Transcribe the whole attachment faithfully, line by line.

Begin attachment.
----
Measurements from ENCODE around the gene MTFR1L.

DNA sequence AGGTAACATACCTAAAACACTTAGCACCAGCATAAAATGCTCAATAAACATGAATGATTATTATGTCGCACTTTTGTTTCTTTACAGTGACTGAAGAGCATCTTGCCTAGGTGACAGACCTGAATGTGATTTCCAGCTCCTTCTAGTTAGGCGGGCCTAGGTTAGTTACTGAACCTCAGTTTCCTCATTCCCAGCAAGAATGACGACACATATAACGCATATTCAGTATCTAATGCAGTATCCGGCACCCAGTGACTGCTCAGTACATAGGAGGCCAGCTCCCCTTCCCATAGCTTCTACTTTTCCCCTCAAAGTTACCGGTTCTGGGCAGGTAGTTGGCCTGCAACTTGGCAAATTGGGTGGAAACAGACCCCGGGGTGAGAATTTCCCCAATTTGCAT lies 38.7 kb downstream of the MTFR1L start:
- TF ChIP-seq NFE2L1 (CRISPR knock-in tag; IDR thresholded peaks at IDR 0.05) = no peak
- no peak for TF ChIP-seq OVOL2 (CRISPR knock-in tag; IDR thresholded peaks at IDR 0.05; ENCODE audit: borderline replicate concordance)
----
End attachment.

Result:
Measurements from ENCODE around the gene MTFR1L.

DNA sequence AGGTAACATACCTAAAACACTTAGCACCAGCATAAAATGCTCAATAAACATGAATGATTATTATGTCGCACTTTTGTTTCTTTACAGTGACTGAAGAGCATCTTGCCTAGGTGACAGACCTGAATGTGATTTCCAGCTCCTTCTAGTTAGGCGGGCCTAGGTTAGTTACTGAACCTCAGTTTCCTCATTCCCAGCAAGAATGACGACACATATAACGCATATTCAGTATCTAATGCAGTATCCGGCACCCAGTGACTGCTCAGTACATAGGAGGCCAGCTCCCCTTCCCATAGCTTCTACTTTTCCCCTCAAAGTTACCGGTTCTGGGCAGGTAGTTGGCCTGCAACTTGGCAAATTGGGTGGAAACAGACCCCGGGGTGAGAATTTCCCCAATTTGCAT lies 38.7 kb downstream of the MTFR1L start:
- TF ChIP-seq NFE2L1 (CRISPR knock-in tag; IDR thresholded peaks at IDR 0.05) = no peak
- no peak for TF ChIP-seq OVOL2 (CRISPR knock-in tag; IDR thresholded peaks at IDR 0.05; ENCODE audit: borderline replicate concordance)